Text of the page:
As countries around the world struggle to come to terms with lockdowns, quarantines and, sadly, deaths in the light of the spreading coronavirus, The Straits Times' editorial writers have been reflecting on the profound effect that the outbreak is having on people and societies around the world. Our editorials this week will focus on various issues related to this, in the hope of helping readers think through the way forward in these difficult times.
In Wuhan, residents at the centre of the outbreak in China shouted "Wuhan jiayou" from their windows, urging fellow residents to stay strong. Italians opened their windows to sing, play music and wave at neighbours. Germans in a Bavarian town used their rooftops and windows to sing out Bella Ciao, an Italian anti-fascist classic, to proclaim solidarity with Italians. A Batak policeman in Indonesia's Jambi province gained fame, and gratitude, after singing Jiayou Wuhan.
These expressions make the defiant point that while the coronavirus is a biological reality, culture offers a resistance to its effects on human relations. People are social creatures whose surroundings influence their sense of themselves. Home quarantine, to say nothing of a city-wide or national lockdown, forces individuals to retreat into private spaces that are usually cut off from their accustomed social hinterlands. Physiological and psychological problems could follow. Long-term isolation, it has been argued, can cause a "social recession" akin to the economic problems caused by the pandemic. Such isolation deprives people of the everyday companionship of friends and colleagues that helps to reduce stress, which texting, video calls and telephone conversations can only mitigate.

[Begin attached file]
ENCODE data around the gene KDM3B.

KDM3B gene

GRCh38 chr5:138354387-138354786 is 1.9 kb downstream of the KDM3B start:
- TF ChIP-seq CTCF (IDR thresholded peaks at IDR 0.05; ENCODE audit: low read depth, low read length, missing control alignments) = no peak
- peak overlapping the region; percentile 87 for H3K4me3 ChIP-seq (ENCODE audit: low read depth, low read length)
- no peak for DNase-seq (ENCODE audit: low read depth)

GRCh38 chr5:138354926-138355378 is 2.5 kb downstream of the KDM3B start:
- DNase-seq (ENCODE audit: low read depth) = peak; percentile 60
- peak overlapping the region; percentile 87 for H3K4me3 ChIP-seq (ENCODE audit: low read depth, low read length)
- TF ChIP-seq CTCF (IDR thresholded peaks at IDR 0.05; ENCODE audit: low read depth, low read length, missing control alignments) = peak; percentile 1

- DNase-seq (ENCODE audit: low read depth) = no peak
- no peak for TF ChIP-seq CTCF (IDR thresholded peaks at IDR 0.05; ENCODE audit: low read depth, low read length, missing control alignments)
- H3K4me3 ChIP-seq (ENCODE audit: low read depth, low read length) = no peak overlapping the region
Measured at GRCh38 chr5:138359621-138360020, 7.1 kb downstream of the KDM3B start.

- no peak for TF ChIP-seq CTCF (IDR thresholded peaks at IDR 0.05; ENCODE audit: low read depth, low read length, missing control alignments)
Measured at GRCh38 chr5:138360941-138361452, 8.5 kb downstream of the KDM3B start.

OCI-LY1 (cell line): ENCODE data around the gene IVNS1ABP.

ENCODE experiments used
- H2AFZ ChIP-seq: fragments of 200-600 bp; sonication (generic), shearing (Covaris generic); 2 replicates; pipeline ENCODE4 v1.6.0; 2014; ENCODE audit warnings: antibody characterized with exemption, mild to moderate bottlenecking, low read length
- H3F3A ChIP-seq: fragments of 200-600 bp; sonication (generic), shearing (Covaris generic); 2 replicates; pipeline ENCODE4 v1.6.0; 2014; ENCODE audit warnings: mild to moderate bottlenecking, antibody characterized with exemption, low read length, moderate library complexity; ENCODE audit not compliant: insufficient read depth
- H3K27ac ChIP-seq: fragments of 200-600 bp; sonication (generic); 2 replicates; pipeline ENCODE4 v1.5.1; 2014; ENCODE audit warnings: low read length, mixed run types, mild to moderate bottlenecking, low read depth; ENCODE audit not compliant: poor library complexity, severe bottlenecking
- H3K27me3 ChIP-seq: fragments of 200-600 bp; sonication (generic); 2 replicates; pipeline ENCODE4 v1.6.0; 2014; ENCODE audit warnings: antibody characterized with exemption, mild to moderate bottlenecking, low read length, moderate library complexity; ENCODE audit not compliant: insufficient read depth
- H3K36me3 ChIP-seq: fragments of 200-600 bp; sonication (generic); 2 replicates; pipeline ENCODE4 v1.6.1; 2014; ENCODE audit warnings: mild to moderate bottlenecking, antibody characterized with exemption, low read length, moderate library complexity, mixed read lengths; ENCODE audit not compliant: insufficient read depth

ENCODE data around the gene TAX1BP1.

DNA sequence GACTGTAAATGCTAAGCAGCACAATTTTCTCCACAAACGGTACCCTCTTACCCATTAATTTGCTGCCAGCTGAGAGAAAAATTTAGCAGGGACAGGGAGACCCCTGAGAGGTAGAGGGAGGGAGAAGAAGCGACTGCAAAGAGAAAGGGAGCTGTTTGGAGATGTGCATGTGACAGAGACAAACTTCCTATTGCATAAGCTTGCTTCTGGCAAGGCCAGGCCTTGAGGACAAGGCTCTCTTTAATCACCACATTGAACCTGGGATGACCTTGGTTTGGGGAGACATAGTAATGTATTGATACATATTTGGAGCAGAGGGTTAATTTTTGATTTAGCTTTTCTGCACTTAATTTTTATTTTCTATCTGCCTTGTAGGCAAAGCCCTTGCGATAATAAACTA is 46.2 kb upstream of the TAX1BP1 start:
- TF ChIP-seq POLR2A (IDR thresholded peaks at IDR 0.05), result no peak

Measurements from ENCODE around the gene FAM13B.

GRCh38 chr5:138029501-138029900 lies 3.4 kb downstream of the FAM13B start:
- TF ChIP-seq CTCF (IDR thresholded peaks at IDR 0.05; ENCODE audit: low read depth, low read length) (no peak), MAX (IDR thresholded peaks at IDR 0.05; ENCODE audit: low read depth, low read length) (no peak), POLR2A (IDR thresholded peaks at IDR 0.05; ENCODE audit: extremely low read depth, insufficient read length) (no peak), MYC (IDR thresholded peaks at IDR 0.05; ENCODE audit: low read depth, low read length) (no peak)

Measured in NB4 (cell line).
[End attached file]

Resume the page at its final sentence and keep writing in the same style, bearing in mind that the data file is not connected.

These cannot replace the value of face-to-face communication in personal and social relationships. That is why the citizens of China, Italy and Germany made attempts to cheer those under the stress of isolation, whether next door or a border away. Singaporeans are not an emotionally demonstrative people. So singing from balconies is not a familiar practice. In any case, despite the widening restrictions implemented here to check the outbreak, the city has not - yet - been locked down.
One way to overcome the outbreak psychologically is to remember the cultural traditions of filial care and shared sense of community that have helped Singapore thrive. While there is little doubt that keeping a safe distance is a necessity today, this is not to say that Singaporeans stand alone and apart. This society has weathered many storms over the decades, and shown tremendous resolve in overcoming past crises. A new generation now faces testing times. It can draw strength from the way its forebears managed to pull through, over and over again, by standing together.